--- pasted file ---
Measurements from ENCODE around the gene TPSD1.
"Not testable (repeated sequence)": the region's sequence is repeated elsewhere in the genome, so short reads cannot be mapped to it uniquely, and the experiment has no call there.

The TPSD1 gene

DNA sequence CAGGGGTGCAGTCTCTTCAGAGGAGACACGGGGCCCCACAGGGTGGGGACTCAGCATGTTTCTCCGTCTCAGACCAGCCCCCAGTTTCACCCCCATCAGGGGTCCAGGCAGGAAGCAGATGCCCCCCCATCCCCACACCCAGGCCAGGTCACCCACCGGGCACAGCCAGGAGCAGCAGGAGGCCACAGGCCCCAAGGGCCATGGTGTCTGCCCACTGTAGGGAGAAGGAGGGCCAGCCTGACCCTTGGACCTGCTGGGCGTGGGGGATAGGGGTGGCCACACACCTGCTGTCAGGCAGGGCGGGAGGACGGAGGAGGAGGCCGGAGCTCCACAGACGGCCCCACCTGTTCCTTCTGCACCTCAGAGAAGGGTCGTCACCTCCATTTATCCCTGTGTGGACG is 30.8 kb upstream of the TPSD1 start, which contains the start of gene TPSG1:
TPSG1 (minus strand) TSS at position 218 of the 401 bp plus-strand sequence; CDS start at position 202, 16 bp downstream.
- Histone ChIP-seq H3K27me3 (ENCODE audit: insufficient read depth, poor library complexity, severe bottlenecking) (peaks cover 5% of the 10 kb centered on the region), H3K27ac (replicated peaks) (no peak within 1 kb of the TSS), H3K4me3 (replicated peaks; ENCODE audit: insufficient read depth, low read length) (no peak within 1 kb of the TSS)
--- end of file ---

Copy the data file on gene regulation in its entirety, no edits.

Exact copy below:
Measurements from ENCODE around the gene TPSD1.
"Not testable (repeated sequence)": the region's sequence is repeated elsewhere in the genome, so short reads cannot be mapped to it uniquely, and the experiment has no call there.

The TPSD1 gene

DNA sequence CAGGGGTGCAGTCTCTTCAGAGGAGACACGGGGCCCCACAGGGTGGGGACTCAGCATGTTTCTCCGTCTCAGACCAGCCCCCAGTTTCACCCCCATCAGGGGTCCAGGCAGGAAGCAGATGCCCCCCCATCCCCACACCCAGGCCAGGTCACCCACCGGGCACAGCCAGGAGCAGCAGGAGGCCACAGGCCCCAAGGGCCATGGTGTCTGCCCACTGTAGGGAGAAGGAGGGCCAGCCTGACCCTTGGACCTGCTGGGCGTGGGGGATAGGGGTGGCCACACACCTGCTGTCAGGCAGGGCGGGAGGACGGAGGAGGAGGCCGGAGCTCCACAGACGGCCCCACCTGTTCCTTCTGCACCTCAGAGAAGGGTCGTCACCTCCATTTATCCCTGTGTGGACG is 30.8 kb upstream of the TPSD1 start, which contains the start of gene TPSG1:
TPSG1 (minus strand) TSS at position 218 of the 401 bp plus-strand sequence; CDS start at position 202, 16 bp downstream.
- Histone ChIP-seq H3K27me3 (ENCODE audit: insufficient read depth, poor library complexity, severe bottlenecking) (peaks cover 5% of the 10 kb centered on the region), H3K27ac (replicated peaks) (no peak within 1 kb of the TSS), H3K4me3 (replicated peaks; ENCODE audit: insufficient read depth, low read length) (no peak within 1 kb of the TSS)